Understanding Floaters: And When to Call a Doctor

Understanding Floaters: And When to Call a Doctor

Many seniors report having a little dot or fly that seems to have appeared in their field of vision. This is called a floater and is a normal finding. While most people will be educated about floaters at an optometrist’s office during an annual exam, seniors with memory problems may not recall what’s happening and, therefore, may find themselves frustrated to see something “new” in their vision. Here’s what you need to know about floaters:

They are Normal: Floaters occur in the vitreous, which is a jelly-like structure located inside the eye. With age, the vitreous becomes more liquid than jelly, which causes the vitreous particles to float into the field of vision- thus the name floaters. While floaters most often occur with age, they can also be triggered by head trauma and ocular surgery.

They Are Mostly Harmless: Besides being annoying, floaters are usually harmless and do not affect vision. A quick reminder from you can help save your loved-one plenty of confusion.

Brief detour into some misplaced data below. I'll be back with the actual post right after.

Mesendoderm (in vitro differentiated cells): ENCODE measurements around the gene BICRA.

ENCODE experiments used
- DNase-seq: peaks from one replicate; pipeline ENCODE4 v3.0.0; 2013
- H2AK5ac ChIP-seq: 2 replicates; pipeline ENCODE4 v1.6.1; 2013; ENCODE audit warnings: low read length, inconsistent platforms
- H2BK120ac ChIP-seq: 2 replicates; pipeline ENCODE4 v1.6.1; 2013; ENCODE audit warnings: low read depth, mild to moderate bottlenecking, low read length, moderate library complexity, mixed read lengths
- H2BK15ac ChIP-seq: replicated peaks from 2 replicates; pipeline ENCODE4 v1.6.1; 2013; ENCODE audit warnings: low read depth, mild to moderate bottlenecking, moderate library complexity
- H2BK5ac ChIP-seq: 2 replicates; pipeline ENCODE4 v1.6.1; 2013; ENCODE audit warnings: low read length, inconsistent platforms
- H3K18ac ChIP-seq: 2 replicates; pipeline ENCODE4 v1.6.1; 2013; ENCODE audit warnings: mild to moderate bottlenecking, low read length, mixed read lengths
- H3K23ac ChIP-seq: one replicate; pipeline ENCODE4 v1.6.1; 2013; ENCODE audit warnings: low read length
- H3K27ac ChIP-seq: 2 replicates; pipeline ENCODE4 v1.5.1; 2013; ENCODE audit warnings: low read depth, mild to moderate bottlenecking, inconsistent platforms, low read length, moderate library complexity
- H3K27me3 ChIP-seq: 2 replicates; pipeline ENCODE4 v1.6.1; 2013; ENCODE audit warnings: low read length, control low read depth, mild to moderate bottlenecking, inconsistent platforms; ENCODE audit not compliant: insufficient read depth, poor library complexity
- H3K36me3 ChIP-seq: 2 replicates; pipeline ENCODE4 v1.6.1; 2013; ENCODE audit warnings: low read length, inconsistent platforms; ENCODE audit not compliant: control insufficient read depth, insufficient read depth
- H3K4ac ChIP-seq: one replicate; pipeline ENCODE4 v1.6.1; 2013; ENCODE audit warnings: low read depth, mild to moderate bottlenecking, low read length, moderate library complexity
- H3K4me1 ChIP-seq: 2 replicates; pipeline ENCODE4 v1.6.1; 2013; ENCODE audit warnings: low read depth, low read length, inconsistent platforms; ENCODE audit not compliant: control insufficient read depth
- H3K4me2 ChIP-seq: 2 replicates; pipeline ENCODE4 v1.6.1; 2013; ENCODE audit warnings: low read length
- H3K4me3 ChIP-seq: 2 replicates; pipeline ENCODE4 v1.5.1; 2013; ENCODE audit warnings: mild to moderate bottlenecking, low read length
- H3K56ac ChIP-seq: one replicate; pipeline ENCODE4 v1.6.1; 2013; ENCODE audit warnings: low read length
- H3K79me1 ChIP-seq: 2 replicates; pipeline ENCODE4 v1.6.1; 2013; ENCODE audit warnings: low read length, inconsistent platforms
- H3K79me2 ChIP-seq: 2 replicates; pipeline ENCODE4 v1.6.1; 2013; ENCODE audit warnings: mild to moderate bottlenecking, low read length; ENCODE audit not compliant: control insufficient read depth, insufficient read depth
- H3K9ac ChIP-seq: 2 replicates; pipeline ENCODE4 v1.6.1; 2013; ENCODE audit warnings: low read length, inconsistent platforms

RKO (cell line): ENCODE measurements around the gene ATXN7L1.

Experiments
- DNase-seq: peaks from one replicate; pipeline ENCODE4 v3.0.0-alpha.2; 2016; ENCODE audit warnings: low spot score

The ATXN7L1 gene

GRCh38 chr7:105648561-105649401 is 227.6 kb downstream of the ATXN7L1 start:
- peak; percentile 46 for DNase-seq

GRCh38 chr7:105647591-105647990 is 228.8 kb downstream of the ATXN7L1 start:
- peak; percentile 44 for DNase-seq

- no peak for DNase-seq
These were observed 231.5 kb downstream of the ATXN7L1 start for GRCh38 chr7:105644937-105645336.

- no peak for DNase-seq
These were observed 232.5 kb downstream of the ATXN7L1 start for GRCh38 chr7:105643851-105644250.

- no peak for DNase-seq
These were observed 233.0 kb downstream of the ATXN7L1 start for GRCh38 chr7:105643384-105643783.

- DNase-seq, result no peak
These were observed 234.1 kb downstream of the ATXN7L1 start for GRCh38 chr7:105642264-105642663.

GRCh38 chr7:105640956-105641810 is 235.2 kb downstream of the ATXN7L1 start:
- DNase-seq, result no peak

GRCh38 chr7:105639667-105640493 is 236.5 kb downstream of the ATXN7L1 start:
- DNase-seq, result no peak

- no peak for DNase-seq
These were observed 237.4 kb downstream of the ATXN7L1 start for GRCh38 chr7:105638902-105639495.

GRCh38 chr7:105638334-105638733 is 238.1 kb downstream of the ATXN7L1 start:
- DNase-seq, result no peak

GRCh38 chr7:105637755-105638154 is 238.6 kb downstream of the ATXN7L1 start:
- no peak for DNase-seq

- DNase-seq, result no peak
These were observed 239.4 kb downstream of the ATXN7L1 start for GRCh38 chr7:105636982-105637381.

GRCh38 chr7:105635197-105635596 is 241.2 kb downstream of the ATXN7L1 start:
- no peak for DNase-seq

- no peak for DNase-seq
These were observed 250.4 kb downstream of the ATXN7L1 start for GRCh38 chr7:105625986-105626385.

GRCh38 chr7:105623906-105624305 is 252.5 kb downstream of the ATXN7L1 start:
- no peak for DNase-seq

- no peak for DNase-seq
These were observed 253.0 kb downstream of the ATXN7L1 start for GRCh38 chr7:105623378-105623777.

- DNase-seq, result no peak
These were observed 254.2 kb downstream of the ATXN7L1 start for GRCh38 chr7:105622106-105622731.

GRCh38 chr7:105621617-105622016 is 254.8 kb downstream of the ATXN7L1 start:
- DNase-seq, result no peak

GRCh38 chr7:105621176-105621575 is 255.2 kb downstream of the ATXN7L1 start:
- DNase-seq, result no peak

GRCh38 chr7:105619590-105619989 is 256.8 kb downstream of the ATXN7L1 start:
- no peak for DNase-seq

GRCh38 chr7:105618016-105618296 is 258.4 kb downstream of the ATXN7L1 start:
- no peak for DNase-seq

When to Seek Help: While floaters are typically nothing to worry about, there are cases where you’ll want to seek help:

  1. A Shower of Floaters Accompanied by Flashes of Light: This is typically described as a whole bunch of floaters appearing suddenly accompanied by random flashes of light. This signifies a potential retinal detachment and the individual should be examined as soon as possible.
  2. Noticeable Changes in Vision: If your loved one reports a drastic change in vision, even with their current glasses, calling an optometrist or ophthalmologist promptly is key.
  3. Ocular Pain and Redness: Ocular pain and redness are a sign of a different condition and are not a normal part of having floaters so your loved one should be examined by a professional right away.

While COVID-19 continues to be a threat, maintaining your loved one’s healthcare needs continues to be important. With Sutton In-Home Care, we are here to help. Call us today for more information.

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